- Traci Lyons, PhD, associate professor in medical oncology, and CU Cancer Center member
These five doctors spoke about the CU Cancer Center’s work around breast cancer, particularly in young women. CU Cancer Center researchers have been or are currently involved in several clinical trials for medications to treat breast cancer, with a focus on immunotherapy drugs that amplify the body’s own ability to fight cancer cells. Current studies underway include a drug that inhibits metastasis, particularly to the brain, and a molecule that helps tumor cells spread in postpartum women.
- Thomas Flaig, MD, professor and endowed chair in medical oncology, vice chancellor for research, and CU Cancer Center member
- Elizabeth Kessler, MD, associate professor in medical oncology, co-director of the Tony Grampas Urologic Oncology Center, and CU Cancer Center member
- Simon Kim, MD, MPH, associate professor in surgery and urology, and CU Cancer Center member
- Paul Maroni, MD, associate professor in surgery, program leader in urologic oncology, and CU Cancer Center member
A lot has changed in prostate cancer care in the past 15 years, especially in terms of medical oncology and the shift from general to more personalized care. Because of the slow-moving nature of most prostate cancers, there is a push to provide treatment with fewer side effects, including the use of more precise imaging tests to show exactly where tumors are located to allow for more targeted treatments. Prostate cancer is the most common cancer in men, but its diagnosis and treatment are getting more complex, making the CU Cancer Center’s multi-disciplinary approach more important than ever. The CU Cancer Center is working to define the standard for state-of-the-art care, including building disease-specific expertise and taking advantage of cutting-edge research opportunities. Philanthropy is an important factor in achieving this goal, since it is needed to fund local research projects.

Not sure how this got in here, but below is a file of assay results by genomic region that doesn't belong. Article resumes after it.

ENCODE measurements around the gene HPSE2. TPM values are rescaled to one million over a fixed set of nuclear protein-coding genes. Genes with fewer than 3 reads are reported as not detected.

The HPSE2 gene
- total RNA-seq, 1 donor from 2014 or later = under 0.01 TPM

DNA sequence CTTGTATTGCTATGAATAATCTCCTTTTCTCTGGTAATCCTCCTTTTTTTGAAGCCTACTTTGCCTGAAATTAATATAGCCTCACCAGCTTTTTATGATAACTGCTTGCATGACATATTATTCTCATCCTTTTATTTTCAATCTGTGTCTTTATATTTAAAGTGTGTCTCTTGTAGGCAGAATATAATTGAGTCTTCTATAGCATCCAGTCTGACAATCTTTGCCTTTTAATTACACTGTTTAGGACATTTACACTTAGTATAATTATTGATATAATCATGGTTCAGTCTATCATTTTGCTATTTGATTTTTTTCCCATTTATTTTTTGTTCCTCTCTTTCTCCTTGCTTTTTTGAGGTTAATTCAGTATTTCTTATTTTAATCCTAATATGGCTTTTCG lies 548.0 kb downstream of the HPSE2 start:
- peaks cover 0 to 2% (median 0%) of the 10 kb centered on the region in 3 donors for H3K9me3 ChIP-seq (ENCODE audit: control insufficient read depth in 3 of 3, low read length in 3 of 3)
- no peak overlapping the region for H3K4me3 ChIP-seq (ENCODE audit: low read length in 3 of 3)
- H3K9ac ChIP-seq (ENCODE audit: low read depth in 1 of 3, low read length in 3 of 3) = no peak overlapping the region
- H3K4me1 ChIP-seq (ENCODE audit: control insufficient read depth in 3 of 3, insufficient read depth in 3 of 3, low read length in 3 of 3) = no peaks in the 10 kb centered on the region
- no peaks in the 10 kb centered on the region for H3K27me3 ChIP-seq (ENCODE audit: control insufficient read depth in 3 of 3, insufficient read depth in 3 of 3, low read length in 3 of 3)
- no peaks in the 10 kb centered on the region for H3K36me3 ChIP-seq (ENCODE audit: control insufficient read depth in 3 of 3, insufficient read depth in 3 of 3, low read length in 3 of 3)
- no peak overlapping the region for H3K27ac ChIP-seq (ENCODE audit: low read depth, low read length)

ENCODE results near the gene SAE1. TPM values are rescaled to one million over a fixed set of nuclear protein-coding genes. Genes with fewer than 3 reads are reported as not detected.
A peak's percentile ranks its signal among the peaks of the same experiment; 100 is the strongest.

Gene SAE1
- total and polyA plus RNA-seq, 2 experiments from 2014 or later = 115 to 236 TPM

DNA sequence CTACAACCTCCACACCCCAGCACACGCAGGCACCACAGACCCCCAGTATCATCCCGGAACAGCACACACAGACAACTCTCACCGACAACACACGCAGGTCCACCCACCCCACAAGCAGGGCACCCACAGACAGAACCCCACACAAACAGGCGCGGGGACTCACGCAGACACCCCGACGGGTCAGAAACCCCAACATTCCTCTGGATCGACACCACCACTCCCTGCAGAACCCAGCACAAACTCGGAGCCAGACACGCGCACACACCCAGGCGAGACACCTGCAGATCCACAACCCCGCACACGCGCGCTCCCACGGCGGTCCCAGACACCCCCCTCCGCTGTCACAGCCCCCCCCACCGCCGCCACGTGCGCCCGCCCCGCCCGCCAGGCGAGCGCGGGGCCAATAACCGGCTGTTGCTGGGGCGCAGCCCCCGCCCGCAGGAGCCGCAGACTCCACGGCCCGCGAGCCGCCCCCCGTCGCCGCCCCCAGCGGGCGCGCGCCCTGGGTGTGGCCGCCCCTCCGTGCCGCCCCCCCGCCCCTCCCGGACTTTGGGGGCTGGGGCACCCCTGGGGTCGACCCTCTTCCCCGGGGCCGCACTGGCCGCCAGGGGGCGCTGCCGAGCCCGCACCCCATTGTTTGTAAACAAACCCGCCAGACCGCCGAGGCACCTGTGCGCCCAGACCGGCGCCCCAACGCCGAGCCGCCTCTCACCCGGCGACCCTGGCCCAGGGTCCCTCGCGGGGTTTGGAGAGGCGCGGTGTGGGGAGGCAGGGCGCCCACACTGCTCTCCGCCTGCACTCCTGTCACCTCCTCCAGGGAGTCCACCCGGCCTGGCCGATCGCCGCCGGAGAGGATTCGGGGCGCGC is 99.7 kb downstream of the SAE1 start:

- Kevin Lillehei, MD, professor and chair in neurosurgery, and CU Cancer Center member
- Denise Damek, MD, associate professor in neurology, co-director of the Brain Tumor Program, and CU Cancer Center member
- Wells Messersmith, MD, associate director for translational research at the CU Cancer Center and professor and chair in medical oncology
Research from the CU Cancer Center has contributed to the gold standard of therapy for brain tumors, and neuropathologists at CU have been helping better define prognosis and treatment. Philanthropy allows the department to go above and beyond what is billable to insurance when it comes to patient care. Some major areas of focus for CU Cancer Center neuro-oncology doctors and researchers include utilizing new clinical trial approaches (such as basket, umbrella, and platform trials), holographic 3D imaging research, and personalized medicine research and clinical trials, particularly immunotherapy.